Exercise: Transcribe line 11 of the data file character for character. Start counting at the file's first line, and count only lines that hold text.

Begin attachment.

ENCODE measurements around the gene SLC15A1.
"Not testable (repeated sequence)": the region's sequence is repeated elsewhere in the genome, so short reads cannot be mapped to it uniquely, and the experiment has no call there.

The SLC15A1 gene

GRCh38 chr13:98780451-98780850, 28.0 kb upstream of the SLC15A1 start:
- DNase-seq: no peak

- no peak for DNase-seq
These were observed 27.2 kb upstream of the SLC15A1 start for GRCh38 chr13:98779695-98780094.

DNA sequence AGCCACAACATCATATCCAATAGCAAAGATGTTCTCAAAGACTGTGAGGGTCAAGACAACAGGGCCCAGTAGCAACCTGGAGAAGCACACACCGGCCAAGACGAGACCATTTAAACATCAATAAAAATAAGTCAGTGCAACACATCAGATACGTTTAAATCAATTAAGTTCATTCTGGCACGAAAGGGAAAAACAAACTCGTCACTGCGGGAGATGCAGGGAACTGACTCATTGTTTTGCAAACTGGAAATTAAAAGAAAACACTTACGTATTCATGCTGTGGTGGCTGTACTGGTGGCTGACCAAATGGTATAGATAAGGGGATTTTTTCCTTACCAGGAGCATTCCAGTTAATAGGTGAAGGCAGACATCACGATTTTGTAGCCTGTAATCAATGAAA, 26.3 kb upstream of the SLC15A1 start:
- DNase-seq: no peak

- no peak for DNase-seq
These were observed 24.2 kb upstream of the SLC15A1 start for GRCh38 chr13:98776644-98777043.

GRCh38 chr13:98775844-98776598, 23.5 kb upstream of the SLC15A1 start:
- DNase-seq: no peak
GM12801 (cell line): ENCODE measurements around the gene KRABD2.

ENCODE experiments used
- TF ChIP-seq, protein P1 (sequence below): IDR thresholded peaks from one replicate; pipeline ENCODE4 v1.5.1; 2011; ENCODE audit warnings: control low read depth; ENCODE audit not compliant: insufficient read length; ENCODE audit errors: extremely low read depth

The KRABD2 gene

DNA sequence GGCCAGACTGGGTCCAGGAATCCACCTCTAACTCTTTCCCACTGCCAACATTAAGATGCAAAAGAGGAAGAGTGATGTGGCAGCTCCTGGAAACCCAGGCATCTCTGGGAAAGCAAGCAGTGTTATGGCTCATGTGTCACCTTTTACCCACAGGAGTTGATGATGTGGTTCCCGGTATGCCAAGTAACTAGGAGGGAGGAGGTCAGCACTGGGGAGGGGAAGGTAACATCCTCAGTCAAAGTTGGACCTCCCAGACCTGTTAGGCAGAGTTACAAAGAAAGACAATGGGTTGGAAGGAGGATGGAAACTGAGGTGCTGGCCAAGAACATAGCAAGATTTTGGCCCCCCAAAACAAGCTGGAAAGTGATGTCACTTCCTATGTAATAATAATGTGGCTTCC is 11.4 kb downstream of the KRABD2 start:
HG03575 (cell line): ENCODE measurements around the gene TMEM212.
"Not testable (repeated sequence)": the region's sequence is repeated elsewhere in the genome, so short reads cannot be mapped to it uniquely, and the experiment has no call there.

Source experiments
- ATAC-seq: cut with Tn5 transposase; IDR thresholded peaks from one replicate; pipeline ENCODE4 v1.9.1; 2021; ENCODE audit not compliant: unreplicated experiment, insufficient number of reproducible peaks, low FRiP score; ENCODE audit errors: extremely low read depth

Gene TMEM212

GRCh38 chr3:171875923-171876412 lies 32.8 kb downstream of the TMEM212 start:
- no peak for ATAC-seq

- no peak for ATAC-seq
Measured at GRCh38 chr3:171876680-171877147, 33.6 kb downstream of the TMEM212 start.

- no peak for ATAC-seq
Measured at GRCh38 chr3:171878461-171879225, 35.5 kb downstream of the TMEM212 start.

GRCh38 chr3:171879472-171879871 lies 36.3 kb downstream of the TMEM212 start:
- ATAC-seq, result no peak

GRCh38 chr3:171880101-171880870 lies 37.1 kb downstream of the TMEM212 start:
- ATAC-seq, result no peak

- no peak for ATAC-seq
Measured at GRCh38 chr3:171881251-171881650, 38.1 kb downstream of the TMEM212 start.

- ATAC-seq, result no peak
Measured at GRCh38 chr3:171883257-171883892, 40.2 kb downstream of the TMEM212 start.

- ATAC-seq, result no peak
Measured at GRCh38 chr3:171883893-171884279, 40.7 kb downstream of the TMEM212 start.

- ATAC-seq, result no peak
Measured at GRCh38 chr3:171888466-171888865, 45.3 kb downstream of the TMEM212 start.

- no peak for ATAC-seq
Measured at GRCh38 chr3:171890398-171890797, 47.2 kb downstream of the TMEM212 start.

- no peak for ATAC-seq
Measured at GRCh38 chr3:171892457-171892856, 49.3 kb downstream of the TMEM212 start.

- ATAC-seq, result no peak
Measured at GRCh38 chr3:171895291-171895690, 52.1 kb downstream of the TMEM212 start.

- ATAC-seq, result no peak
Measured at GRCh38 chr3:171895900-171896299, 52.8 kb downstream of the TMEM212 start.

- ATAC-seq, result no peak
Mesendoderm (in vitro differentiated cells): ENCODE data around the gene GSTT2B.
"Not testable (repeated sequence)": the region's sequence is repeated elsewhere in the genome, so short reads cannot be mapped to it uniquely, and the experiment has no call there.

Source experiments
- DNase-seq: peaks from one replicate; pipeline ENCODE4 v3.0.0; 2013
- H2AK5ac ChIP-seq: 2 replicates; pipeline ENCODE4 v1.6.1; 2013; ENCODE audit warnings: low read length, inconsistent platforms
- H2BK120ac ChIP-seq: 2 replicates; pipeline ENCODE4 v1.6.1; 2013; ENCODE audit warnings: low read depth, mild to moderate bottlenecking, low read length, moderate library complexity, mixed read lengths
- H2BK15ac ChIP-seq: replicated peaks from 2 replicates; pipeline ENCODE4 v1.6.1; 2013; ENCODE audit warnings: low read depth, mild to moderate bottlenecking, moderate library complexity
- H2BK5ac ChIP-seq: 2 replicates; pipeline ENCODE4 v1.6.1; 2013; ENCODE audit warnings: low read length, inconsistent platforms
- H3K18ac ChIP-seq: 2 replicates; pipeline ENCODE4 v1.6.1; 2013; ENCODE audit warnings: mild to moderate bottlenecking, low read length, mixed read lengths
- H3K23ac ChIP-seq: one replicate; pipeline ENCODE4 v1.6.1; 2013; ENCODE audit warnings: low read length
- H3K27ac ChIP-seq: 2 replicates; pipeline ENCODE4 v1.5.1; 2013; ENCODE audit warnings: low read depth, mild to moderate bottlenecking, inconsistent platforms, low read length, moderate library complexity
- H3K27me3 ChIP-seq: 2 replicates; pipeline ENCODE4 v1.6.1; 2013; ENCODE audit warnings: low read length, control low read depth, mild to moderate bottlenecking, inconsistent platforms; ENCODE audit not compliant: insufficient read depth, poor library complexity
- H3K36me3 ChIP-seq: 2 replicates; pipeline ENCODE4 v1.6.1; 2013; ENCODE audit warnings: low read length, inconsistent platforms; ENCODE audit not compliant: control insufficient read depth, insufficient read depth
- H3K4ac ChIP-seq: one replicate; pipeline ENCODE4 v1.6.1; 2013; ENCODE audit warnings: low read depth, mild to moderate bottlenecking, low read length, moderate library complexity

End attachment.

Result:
These were observed 24.2 kb upstream of the SLC15A1 start for GRCh38 chr13:98776644-98777043.